Yes. Even if the SEC already has information about a particular securities-law violation, you can still qualify for an award if your information “significantly contributes” to the success of a resulting SEC enforcement action. According to the SEC Whistleblower Office’s 2016 Annual Report to Congress, such information accounted for 40% of the awards in 2016. A whistleblower’s information may “significantly contribute” to an enforcement action in several ways, including if the information:
- allows the SEC to bring the enforcement action in significantly less time or with significantly less resources;
- expands the scope of the current investigation, leading to additional successful claims; or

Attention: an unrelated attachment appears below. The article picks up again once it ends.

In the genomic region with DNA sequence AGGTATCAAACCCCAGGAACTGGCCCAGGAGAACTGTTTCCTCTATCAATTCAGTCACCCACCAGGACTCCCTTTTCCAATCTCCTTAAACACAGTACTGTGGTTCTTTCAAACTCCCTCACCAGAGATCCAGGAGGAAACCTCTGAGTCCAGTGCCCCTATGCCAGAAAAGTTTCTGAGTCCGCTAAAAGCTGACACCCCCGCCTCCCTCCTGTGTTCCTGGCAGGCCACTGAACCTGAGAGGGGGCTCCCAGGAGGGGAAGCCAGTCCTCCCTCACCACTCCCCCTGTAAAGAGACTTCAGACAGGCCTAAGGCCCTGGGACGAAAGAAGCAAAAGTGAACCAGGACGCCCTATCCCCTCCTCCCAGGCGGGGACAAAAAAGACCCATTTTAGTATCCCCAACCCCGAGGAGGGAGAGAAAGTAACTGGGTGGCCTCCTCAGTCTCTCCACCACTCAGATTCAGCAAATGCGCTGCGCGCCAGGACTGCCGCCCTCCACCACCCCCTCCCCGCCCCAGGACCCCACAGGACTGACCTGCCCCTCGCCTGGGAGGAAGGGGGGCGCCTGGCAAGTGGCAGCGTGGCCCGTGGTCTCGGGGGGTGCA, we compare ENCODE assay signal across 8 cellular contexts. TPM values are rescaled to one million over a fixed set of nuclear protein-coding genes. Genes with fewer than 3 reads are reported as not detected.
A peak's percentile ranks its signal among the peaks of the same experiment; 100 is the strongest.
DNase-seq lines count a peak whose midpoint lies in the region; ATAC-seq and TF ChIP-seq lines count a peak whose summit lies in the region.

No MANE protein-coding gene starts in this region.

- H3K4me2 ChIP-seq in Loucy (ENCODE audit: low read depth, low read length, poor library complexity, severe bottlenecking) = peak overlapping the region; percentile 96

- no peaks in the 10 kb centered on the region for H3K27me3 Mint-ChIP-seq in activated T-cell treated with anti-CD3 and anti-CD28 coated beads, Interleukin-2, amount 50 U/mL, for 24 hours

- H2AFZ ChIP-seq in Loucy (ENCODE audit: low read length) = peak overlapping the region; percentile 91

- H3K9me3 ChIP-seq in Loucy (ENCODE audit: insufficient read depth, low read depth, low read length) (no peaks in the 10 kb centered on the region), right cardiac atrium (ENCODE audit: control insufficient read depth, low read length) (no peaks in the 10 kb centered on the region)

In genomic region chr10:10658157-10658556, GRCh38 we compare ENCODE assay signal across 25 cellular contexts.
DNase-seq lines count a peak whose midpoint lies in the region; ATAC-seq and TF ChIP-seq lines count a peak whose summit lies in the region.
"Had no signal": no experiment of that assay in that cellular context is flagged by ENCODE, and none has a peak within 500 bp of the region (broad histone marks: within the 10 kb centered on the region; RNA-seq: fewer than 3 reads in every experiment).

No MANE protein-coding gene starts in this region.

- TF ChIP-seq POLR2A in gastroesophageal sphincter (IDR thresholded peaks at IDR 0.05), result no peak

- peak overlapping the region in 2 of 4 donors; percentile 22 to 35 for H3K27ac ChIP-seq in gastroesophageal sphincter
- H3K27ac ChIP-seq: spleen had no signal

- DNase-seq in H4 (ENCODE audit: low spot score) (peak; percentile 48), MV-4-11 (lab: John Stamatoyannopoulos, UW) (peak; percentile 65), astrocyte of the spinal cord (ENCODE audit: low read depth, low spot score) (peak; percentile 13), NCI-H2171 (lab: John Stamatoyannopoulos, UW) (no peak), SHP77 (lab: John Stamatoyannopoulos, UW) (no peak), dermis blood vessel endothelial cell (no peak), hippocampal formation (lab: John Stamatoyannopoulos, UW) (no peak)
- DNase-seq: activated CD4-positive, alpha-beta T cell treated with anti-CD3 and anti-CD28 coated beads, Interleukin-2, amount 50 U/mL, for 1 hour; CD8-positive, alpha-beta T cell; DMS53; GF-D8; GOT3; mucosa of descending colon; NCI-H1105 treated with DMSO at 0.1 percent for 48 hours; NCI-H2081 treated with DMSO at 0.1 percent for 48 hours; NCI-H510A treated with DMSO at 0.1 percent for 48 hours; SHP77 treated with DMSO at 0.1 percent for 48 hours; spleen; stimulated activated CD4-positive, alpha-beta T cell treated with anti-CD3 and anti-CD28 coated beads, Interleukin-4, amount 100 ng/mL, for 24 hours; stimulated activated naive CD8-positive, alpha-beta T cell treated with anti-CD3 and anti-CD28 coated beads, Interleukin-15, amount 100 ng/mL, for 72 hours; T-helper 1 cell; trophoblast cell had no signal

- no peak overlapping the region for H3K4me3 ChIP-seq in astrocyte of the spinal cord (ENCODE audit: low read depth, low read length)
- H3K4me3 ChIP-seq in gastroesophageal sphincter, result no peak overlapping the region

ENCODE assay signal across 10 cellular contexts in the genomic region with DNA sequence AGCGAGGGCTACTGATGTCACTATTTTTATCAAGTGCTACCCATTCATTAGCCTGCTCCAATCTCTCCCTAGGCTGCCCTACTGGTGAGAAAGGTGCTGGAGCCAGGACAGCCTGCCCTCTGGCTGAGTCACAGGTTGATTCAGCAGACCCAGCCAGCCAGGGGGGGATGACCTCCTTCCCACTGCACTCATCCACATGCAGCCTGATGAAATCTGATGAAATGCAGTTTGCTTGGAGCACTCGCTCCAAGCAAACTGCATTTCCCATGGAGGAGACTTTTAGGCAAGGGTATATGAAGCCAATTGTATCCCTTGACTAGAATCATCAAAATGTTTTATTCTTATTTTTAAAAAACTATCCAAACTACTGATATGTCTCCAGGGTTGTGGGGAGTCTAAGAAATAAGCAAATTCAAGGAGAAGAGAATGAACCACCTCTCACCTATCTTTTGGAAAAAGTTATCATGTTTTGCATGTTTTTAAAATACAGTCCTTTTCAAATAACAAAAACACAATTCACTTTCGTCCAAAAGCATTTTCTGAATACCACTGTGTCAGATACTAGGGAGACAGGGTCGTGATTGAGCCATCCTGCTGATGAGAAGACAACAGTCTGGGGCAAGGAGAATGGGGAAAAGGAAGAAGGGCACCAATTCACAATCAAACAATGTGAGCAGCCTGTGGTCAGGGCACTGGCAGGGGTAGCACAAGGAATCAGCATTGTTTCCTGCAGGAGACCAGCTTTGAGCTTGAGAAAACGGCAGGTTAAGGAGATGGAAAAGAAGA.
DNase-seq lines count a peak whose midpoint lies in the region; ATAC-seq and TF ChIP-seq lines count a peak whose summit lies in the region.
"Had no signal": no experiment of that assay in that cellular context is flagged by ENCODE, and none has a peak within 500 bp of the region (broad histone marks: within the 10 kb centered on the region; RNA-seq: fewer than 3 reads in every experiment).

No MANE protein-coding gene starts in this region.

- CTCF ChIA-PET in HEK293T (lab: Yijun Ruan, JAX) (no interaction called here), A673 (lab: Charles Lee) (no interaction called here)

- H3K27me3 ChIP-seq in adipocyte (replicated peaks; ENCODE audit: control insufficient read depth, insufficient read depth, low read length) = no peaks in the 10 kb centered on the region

- allows the SEC to bring claims against additional parties.
On May 13, 2016, the SEC issued an award of more than $3.5 million to a whistleblower who “bolstered an ongoing investigation with additional evidence of wrongdoing that strengthened the SEC’s case.” Per the press release accompanying that award, Mr. Ceresney, the SEC Enforcement Director, explained that “[w]histleblowers can receive an award not only when their tip initiates an investigation, but also when they provide new information or documentation that advances an existing inquiry.” He added, “This particular whistleblower’s tip substantially strengthened our ongoing case and increased our leverage during settlement negotiations with the company.”
To learn more about the SEC Whistleblower Program, download the eBook SEC Whistleblower Program: Tips from SEC Whistleblower Attorneys to Maximize an SEC Whistleblower Award.
Chapter 1 – What is the SEC Whistleblower Program?
Chapter 6- Who Is An Eligible SEC Whistleblower?